This has to be the easiest way to explore the stunning waters of the Whitsundays. Ranging from budget backpacker party boats to family-friendly getaways, public tours are perfect for the extrovert wanting to meet new friends and are easy on the hip pocket.
Solway Lass, a historic tall ship, offers three-day,three-night trips from $589 per adult and includes all meals and snorkel gear.
Grab your rider, act like a rock star and be guided around the Whitsundays with your own talented skipper. Kick back, spread out and relax on the deck as you decide whether to cruise to Whitehaven Beach or snorkel at the Pinnacles (just off Hook Island).
There’s nothing like taking in a sunset before a great night’s rest after being gently rocked to sleep in your own private cabin. Bliss is one of the newest yachts to grace the Whitsundays. Exclusive charters for up to eight rookie sailors, including your own chef, all meals, equipment use and skipper, start from $3,675 per day for a three to four-day charter.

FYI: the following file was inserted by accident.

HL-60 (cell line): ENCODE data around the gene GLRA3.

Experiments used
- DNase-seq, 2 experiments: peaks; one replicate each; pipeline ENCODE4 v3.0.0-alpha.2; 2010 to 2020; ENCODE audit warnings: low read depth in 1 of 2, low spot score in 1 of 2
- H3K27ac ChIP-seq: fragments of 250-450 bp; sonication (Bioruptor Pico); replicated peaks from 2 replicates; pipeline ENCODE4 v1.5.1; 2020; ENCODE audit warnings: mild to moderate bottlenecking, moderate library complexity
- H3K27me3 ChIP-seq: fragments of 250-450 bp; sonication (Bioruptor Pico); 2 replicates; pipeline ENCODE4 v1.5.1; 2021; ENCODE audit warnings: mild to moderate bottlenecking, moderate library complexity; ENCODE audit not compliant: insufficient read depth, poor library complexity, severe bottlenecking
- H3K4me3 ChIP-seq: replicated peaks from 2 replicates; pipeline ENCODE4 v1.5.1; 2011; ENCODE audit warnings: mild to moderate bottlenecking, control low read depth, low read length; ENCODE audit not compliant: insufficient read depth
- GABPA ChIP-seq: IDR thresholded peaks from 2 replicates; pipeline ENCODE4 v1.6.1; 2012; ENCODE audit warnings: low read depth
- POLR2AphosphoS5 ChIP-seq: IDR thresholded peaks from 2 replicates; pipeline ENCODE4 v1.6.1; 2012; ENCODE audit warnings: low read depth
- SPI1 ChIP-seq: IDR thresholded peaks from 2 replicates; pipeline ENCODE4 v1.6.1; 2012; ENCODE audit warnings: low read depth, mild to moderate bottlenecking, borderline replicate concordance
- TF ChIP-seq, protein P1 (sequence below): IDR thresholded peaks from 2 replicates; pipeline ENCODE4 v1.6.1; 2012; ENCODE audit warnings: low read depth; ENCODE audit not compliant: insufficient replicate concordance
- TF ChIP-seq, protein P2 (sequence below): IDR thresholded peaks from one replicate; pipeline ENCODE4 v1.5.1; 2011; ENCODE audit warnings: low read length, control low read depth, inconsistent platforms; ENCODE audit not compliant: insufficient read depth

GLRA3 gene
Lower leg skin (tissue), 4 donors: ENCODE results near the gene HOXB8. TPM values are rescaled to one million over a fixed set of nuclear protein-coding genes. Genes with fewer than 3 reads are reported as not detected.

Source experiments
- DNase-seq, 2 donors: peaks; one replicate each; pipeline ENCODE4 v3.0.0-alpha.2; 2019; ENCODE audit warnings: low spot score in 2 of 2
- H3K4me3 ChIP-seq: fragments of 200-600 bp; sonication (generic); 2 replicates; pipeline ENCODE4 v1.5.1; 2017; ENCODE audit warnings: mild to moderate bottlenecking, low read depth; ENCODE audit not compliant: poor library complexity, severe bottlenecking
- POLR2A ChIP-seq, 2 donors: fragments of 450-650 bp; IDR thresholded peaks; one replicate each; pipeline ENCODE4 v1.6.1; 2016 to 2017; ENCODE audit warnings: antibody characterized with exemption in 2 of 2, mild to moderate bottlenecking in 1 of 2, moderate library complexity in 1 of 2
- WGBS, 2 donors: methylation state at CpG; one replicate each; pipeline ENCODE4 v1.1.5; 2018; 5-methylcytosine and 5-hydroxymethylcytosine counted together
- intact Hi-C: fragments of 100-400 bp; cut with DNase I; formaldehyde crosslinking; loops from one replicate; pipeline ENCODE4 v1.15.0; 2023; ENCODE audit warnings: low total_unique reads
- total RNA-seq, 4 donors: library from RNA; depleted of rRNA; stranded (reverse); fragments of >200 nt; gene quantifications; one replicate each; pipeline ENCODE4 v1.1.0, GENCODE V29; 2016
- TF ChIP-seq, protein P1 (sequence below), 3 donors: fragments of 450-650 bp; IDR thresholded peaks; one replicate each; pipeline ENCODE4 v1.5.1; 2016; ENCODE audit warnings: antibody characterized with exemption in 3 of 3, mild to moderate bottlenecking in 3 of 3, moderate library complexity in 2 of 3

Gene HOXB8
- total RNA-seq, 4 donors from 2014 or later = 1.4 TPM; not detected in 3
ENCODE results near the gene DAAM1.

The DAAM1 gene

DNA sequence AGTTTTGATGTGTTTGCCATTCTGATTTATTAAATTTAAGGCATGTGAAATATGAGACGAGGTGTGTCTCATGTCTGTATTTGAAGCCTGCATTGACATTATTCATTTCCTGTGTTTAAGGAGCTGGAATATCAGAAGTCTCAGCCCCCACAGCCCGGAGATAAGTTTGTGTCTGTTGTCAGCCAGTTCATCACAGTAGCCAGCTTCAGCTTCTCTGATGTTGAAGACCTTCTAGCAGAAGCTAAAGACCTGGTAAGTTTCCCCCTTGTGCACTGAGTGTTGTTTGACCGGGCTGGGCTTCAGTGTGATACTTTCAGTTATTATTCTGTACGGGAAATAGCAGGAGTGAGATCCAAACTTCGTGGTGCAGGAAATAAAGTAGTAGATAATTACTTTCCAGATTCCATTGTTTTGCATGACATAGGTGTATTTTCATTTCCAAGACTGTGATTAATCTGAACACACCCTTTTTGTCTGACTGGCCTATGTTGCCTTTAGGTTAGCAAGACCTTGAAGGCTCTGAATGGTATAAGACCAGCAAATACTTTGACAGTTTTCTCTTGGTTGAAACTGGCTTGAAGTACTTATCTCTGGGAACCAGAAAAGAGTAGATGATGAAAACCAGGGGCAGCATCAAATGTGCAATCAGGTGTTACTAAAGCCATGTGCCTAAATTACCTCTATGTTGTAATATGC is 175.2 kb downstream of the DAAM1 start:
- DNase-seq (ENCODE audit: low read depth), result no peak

Mind out of the gutter! We’re not talking about going sans swimmers. Bareboating is the ultimate escape and a chance to skipper your own yacht. Even sailing newbies can get in on the action.
No license is required if you’re after a bareboat getaway. Local operators like Cumberland Yacht Charters, Charter Yachts Australia, Queensland Yacht Charters, Whitsunday Rent a Yacht and Whitsunday Escape offer a comprehensive half-day briefing as part of the charter and will have you cruising around the 74 islands under your own steam.